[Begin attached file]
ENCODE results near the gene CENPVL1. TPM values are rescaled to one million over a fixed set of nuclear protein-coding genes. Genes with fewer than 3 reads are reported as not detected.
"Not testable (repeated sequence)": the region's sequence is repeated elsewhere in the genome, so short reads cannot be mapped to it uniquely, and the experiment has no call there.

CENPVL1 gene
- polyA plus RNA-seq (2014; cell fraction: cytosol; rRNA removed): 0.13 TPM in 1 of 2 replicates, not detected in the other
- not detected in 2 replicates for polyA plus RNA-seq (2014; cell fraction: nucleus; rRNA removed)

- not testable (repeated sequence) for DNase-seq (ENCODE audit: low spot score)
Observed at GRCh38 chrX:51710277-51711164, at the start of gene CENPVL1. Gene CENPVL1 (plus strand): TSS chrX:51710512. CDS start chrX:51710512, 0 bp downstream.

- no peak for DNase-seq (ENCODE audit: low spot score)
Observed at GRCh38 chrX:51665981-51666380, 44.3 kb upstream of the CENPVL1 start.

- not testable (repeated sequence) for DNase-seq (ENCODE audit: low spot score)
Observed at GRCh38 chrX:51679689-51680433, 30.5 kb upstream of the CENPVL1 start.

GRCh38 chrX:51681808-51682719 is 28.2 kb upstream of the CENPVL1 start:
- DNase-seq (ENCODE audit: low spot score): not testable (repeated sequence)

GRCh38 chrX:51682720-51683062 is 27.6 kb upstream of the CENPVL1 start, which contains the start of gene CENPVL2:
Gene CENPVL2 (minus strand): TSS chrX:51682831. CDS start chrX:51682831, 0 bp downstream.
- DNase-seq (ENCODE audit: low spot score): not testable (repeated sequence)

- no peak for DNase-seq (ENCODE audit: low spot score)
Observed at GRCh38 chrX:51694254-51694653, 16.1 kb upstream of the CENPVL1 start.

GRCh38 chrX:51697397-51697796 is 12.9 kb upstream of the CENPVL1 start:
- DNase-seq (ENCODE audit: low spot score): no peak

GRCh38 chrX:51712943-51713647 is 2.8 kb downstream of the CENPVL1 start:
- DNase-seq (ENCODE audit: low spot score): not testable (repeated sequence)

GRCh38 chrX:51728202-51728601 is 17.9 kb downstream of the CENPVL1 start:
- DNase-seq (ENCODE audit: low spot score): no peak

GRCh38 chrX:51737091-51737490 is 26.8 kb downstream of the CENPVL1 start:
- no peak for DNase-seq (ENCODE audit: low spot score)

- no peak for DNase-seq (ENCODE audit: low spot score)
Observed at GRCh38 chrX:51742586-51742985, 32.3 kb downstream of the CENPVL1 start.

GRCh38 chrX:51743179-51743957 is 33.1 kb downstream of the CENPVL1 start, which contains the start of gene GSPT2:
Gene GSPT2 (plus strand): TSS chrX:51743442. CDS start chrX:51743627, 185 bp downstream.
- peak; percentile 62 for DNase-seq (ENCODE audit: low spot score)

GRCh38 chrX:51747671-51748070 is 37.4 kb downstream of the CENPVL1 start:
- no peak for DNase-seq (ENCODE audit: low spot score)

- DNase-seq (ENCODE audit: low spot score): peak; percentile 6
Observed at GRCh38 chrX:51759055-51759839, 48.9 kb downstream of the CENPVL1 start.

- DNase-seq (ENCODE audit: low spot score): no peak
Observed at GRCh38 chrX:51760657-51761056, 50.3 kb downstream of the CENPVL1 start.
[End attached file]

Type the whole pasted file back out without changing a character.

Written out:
ENCODE results near the gene CENPVL1. TPM values are rescaled to one million over a fixed set of nuclear protein-coding genes. Genes with fewer than 3 reads are reported as not detected.
"Not testable (repeated sequence)": the region's sequence is repeated elsewhere in the genome, so short reads cannot be mapped to it uniquely, and the experiment has no call there.

CENPVL1 gene
- polyA plus RNA-seq (2014; cell fraction: cytosol; rRNA removed): 0.13 TPM in 1 of 2 replicates, not detected in the other
- not detected in 2 replicates for polyA plus RNA-seq (2014; cell fraction: nucleus; rRNA removed)

- not testable (repeated sequence) for DNase-seq (ENCODE audit: low spot score)
Observed at GRCh38 chrX:51710277-51711164, at the start of gene CENPVL1. Gene CENPVL1 (plus strand): TSS chrX:51710512. CDS start chrX:51710512, 0 bp downstream.

- no peak for DNase-seq (ENCODE audit: low spot score)
Observed at GRCh38 chrX:51665981-51666380, 44.3 kb upstream of the CENPVL1 start.

- not testable (repeated sequence) for DNase-seq (ENCODE audit: low spot score)
Observed at GRCh38 chrX:51679689-51680433, 30.5 kb upstream of the CENPVL1 start.

GRCh38 chrX:51681808-51682719 is 28.2 kb upstream of the CENPVL1 start:
- DNase-seq (ENCODE audit: low spot score): not testable (repeated sequence)

GRCh38 chrX:51682720-51683062 is 27.6 kb upstream of the CENPVL1 start, which contains the start of gene CENPVL2:
Gene CENPVL2 (minus strand): TSS chrX:51682831. CDS start chrX:51682831, 0 bp downstream.
- DNase-seq (ENCODE audit: low spot score): not testable (repeated sequence)

- no peak for DNase-seq (ENCODE audit: low spot score)
Observed at GRCh38 chrX:51694254-51694653, 16.1 kb upstream of the CENPVL1 start.

GRCh38 chrX:51697397-51697796 is 12.9 kb upstream of the CENPVL1 start:
- DNase-seq (ENCODE audit: low spot score): no peak

GRCh38 chrX:51712943-51713647 is 2.8 kb downstream of the CENPVL1 start:
- DNase-seq (ENCODE audit: low spot score): not testable (repeated sequence)

GRCh38 chrX:51728202-51728601 is 17.9 kb downstream of the CENPVL1 start:
- DNase-seq (ENCODE audit: low spot score): no peak

GRCh38 chrX:51737091-51737490 is 26.8 kb downstream of the CENPVL1 start:
- no peak for DNase-seq (ENCODE audit: low spot score)

- no peak for DNase-seq (ENCODE audit: low spot score)
Observed at GRCh38 chrX:51742586-51742985, 32.3 kb downstream of the CENPVL1 start.

GRCh38 chrX:51743179-51743957 is 33.1 kb downstream of the CENPVL1 start, which contains the start of gene GSPT2:
Gene GSPT2 (plus strand): TSS chrX:51743442. CDS start chrX:51743627, 185 bp downstream.
- peak; percentile 62 for DNase-seq (ENCODE audit: low spot score)

GRCh38 chrX:51747671-51748070 is 37.4 kb downstream of the CENPVL1 start:
- no peak for DNase-seq (ENCODE audit: low spot score)

- DNase-seq (ENCODE audit: low spot score): peak; percentile 6
Observed at GRCh38 chrX:51759055-51759839, 48.9 kb downstream of the CENPVL1 start.

- DNase-seq (ENCODE audit: low spot score): no peak
Observed at GRCh38 chrX:51760657-51761056, 50.3 kb downstream of the CENPVL1 start.